The Museum of Science is fortunate to have a community of dedicated supporters—corporations, foundations, and families—that have made the Museum of Science a priority of their philanthropy for decades. Their sustained support of our mission, particularly during the Campaign years, has made the Museum a vital, world-class institution.
We will continue to build on this strong base of support as we seek out the next generation of leaders and donors who will help to steward the Museum of Science over the next decade and beyond. We will continue to invest in our campus. In addition to the Blue Wing transformation, we will rejuvenate the front of our building and make improvements to Nichols Gallery, our largest space for temporary exhibits.
The Museum recognizes the need to develop new sources of revenue to fund our mission and help us to achieve our goals. With a track record for developing blockbuster exhibits like The Science Behind Pixar, producing award-winning planetarium shows like Undiscovered Worlds: The Search Beyond Our Sun, and playing a leadership role in K – 12 engineering curricula, the Museum has found income opportunities based on our core educational activities—state-of-the-art exhibitry, immersive educational programming, and curriculum development.
With our core activities becoming revenue generators, we plan to create a team dedicated to licensing Museum intellectual properties to science centers and schools throughout the U.S. and around the world. In past years this has been accomplished through the part-time efforts of senior management. Going forward the Museum plans a more entrepreneurial approach to marketing our intellectual properties to fund operations and growth.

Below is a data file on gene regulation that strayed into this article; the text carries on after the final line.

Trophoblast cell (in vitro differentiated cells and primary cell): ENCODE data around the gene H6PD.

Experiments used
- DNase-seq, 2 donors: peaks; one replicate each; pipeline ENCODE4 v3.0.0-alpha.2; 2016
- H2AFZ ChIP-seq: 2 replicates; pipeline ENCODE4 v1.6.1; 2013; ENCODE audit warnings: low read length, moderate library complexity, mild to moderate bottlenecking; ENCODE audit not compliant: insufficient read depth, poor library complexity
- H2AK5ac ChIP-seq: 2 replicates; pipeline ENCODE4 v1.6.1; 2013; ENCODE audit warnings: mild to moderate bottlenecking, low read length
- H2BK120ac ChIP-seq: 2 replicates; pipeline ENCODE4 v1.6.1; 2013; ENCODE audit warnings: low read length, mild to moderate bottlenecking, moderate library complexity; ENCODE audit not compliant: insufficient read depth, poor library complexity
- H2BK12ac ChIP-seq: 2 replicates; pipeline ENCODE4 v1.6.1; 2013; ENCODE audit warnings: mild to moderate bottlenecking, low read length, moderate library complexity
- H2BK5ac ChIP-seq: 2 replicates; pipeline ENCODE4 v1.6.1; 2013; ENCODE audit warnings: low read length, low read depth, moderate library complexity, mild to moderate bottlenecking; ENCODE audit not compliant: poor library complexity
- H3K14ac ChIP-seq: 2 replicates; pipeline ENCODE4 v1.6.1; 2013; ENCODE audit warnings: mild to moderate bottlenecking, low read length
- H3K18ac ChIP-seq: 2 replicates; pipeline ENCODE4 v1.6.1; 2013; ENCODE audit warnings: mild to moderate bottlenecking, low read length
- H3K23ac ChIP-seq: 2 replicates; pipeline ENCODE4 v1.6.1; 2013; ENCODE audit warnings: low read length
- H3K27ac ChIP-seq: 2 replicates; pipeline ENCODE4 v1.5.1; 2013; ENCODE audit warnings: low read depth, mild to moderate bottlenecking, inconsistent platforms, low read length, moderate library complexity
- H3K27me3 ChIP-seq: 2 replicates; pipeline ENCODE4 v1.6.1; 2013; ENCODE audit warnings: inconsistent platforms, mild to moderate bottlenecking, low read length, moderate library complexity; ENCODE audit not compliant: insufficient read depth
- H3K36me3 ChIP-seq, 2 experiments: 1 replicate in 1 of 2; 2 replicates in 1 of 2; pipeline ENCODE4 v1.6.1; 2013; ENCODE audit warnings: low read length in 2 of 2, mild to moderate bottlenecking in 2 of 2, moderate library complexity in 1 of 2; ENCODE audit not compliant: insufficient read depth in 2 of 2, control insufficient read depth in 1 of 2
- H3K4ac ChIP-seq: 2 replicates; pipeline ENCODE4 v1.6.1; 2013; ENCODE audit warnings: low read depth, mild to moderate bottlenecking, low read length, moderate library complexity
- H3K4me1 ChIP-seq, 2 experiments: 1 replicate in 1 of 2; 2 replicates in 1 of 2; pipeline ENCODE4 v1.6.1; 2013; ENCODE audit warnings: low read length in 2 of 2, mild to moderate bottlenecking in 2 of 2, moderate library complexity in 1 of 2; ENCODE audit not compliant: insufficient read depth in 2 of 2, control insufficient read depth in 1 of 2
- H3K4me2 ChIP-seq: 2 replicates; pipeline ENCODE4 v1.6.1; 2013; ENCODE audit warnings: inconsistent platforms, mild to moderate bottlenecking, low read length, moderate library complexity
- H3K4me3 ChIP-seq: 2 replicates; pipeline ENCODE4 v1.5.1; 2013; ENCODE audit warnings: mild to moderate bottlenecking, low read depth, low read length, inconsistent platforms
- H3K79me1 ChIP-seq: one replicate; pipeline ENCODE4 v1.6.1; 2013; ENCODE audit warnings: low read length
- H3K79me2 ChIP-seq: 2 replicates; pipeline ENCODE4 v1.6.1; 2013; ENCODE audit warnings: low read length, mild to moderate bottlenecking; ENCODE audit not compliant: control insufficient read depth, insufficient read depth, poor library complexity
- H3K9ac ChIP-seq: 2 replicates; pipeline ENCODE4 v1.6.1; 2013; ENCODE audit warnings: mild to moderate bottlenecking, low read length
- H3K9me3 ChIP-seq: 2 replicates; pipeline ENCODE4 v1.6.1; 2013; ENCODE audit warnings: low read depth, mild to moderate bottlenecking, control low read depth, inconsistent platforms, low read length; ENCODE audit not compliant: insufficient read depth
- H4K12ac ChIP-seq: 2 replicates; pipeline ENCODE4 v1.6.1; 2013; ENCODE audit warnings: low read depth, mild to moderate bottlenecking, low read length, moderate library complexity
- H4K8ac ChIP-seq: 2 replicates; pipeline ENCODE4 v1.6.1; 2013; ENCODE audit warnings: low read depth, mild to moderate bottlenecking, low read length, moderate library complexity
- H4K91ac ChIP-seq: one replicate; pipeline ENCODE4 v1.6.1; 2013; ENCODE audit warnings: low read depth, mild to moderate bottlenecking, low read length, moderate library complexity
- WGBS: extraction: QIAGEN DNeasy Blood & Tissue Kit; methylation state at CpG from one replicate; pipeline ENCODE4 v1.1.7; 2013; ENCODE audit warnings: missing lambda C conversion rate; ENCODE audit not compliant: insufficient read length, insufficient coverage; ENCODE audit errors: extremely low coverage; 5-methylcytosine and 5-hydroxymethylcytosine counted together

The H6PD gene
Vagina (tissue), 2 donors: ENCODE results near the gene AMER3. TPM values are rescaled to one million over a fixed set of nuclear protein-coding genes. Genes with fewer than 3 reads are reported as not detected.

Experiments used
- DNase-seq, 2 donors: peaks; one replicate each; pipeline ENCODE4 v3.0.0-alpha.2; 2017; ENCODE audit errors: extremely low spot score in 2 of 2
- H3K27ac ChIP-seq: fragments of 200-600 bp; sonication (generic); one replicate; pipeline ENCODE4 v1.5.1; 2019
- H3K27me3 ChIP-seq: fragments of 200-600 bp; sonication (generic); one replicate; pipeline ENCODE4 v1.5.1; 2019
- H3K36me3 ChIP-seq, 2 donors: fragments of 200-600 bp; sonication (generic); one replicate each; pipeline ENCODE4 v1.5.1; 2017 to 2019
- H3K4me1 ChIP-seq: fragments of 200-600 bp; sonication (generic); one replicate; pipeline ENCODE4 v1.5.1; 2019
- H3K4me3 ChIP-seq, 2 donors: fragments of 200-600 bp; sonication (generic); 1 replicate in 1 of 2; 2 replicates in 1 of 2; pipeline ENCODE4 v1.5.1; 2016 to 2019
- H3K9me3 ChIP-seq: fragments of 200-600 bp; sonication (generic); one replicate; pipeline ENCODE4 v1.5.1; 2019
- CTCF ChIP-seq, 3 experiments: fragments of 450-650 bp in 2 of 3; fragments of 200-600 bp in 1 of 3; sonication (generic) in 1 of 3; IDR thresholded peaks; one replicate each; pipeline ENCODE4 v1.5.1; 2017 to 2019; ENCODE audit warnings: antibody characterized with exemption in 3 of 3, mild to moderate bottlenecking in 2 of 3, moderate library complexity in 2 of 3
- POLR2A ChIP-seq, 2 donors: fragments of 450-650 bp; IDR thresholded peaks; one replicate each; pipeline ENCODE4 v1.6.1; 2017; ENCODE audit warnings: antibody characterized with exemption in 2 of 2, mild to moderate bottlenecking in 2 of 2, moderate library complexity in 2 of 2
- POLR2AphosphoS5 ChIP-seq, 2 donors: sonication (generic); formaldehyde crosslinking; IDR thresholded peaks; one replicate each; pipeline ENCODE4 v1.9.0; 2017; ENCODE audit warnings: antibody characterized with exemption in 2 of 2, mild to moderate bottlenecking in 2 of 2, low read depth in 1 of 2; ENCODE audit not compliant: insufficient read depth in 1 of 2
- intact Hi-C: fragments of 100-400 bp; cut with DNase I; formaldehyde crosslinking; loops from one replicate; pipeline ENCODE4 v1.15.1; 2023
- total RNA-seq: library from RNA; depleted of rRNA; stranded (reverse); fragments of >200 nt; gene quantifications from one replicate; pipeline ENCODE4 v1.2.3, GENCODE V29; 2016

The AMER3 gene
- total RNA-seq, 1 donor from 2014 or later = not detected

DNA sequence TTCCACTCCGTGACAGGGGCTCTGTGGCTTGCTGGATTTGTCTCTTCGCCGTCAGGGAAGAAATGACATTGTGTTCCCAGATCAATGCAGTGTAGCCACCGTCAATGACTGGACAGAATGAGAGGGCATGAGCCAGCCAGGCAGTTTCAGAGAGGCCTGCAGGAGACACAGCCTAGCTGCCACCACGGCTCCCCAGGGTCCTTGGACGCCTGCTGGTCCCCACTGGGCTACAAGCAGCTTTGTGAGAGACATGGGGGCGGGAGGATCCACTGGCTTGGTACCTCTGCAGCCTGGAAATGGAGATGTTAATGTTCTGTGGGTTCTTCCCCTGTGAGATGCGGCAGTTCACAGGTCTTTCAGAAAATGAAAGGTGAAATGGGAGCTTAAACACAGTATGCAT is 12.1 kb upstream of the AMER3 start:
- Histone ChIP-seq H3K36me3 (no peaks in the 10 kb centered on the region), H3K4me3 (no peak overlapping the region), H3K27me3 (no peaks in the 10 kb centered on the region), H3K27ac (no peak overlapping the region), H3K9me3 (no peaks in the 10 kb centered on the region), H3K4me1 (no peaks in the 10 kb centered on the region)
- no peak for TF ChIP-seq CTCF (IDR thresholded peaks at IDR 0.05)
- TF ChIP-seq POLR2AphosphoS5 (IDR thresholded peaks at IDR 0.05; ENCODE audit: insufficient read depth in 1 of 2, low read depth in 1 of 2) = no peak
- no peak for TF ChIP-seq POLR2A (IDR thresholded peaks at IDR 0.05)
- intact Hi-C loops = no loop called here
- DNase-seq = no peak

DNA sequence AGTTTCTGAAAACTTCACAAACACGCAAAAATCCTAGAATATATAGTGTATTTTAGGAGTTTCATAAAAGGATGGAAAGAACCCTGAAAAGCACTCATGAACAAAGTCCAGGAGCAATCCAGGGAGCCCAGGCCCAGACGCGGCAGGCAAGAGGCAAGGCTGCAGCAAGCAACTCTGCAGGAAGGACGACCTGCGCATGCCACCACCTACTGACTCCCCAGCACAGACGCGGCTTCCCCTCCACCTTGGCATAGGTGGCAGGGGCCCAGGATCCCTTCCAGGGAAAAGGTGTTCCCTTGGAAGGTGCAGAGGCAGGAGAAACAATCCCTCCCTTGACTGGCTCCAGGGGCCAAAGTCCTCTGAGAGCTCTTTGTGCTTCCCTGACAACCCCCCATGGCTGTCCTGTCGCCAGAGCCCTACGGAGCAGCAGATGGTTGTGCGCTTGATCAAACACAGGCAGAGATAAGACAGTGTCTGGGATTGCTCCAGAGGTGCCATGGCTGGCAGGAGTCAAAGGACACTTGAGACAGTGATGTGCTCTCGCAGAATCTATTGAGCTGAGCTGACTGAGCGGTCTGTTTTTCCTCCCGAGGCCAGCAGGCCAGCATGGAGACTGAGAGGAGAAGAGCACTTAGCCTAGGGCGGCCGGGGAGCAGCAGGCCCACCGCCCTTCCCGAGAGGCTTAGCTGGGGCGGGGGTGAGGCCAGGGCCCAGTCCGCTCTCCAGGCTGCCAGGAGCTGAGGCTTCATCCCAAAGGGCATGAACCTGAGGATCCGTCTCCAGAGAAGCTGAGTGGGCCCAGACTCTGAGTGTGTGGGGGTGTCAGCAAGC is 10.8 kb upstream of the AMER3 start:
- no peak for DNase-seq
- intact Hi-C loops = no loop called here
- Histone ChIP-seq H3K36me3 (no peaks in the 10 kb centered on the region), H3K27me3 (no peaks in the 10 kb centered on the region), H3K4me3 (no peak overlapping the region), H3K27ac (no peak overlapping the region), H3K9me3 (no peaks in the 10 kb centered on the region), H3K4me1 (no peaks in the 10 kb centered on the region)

We will focus on developing an endowment strategy to support the creation of new exhibits and programming. We will ensure continued financial viability with a long-term objective to grow the endowment up to five times the Museum’s annual operating budget.
“I hope everyone in the community shares my excitement about the goals that we have set for our Museum of Science over the next decade—and in particular the next five years. We are committed to making a great institution even better. As a non-profit enterprise, the Museum has consistently achieved financial balance from membership and visitation, private philanthropy, and support from corporations, foundations, and government grants. In recent years we have seen new dividends from our investment in innovation in the area of engineering curriculum and original educational content. Our Long-Range Plan provides a vision for our institution to sustain its position among the top-tiered science centers in the world. We welcome you to be a part of this bright future and join us in supporting the Museum of Science.”
—Gwill York | Chair, Board of Trustees